Anyway, here, by contrast, is a building that the Coalbrookdale ironmasters considered ‘just the thing’ in its day. Designed in the Gothic style around 1840, it was the riverside warehouse for the despatch cast iron goods down the River Severn to Bristol. It is also one of the many buildings saved from decay by Telford Development Corporation and now part of the Ironbridge Gorge Museum complex.
And finally the Iron Bridge (1779) (restored and owned by English Heritage).
For those of us who tend to think the modern more ugly than picturesque and prefer to take comfort in the ‘antique’, it is worth remembering that in its day, this bridge, the manner of its construction, was unthinkable for most people. There it was, replacing the stalwart, heavily buttressed stone bridges that everyone had used for hundreds of years. It literally was ‘the shock of the new’, a daring piece of pioneering technology designed to show off and sell a concept. In this respect then, you could say it has very much in common with the enterprise and entrepreneurial zeal that gave rise to Telford ‘new town’. Surprising or no, the connections are real ones.
Cee’s Black & White Photo Challenge: Buildings
Every gardener has their treasures season to season. The Evereste crab apple tree probably tops my favourites list because she covers all of them. Here she is, caught this week in the evening sun after a day of buffet and bluster, hail, wind and downpour. Already much of the blossom is ‘blown’, and whether any fruit has set, we’ll have to wait and see. The apples that come in the autumn are small and russet-blushed, an inch or two centimetres at most, but each one image perfect; doll’s house apples in other words. And after we have admired them for many weeks, the winter weather then softens them enough to make them a valuable food store for the blackbirds and pigeons. We watch them from the kitchen door.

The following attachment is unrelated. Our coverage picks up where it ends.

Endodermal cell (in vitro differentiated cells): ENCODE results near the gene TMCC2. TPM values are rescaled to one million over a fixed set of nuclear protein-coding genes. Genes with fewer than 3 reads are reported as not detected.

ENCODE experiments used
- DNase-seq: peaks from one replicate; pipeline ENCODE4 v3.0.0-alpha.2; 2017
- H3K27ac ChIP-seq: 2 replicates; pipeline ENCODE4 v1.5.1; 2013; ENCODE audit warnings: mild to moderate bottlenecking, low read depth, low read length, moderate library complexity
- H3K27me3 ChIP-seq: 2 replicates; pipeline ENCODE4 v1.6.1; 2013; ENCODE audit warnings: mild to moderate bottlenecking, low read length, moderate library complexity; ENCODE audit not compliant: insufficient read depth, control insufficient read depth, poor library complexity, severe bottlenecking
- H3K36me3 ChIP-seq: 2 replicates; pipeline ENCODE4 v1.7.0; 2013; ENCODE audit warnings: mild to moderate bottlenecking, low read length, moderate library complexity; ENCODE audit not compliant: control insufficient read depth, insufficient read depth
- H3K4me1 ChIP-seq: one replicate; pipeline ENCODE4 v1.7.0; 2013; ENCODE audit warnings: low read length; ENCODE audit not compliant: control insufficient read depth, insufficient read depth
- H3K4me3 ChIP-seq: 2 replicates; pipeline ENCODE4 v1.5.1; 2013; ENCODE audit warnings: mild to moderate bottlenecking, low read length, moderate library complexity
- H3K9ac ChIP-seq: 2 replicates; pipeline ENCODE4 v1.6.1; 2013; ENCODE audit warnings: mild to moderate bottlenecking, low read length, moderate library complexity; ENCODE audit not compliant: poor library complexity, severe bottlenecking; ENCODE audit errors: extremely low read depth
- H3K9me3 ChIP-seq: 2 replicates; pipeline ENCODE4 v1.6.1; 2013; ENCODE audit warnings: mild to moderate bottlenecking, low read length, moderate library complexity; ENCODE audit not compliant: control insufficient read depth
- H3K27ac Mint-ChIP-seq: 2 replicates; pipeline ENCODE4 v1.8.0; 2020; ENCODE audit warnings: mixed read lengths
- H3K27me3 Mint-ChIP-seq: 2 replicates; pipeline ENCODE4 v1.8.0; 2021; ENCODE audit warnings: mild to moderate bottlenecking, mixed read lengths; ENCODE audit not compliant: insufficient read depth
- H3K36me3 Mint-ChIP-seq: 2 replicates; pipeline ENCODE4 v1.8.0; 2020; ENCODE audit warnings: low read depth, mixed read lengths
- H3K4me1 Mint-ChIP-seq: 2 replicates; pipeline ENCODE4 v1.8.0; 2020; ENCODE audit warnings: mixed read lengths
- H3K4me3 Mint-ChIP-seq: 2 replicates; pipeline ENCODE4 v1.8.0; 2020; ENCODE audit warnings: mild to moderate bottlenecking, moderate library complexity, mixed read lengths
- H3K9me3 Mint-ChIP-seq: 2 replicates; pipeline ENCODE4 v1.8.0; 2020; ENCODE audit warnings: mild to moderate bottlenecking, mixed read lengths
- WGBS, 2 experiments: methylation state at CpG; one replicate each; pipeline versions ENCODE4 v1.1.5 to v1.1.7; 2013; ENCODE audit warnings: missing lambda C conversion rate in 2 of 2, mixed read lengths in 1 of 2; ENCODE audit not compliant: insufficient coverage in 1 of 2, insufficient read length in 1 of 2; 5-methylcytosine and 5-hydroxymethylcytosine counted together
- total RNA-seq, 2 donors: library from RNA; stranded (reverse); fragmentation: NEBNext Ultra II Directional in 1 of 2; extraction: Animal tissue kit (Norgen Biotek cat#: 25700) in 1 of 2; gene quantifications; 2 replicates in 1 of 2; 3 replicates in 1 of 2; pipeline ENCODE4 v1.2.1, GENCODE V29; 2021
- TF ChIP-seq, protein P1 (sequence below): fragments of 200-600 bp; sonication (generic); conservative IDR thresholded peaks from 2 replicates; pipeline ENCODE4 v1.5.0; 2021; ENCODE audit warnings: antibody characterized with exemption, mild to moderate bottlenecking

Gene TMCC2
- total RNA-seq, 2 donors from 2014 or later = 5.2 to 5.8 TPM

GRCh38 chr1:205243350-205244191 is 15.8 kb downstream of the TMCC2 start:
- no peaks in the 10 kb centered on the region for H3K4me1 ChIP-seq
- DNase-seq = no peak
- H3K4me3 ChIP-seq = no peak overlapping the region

A tree of many pleasures then. Here she is a couple of weeks ago, the blossom just opening:
And this was last September (in the midst of an early autumn gale), the apples freshly formed:
Evereste is also queen of that unruly quarter, the-garden-over-the-fence aka the guerrilla garden, caught here early one summer’s morning. Its content changes every year:
And in winter there are many new scenes:
And so yes, the apple of my eye:
Lens-Artists: Gardens Please visit Amy’s very lovely gardens. She is hosting this week’s theme.
No alliums out in our part of Shropshire yet, though there are frosted leaf tips and a few tightly closed buds just showing. Still, when they do come, they really can’t be beaten for early season purple, and purple is this month’s Life in Colour choice at Jude’s Travel Words blog (link below).
Jude and I have also been muttering about the weather in April. At one point we both wondered whether it was growing older than made us think it was colder. But no! Now we have the evidence. The UK Met Office report:
April 2021 had the lowest average minimum temperatures for April in the UK since 1922, as air frost and clear conditions combined for a frost-laden, chilly month, despite long hours of sunshine.
Early provisional figures from the Met Office’s National Climate Information Centre indicate that April had the third lowest average UK minimum temperature for the month since records began in 1884, while Wales, Scotland and England all reported their figures in their top five lowest ever recorded. Average daily maximum temperatures were also below normal, but not by as much as the minimum temperatures.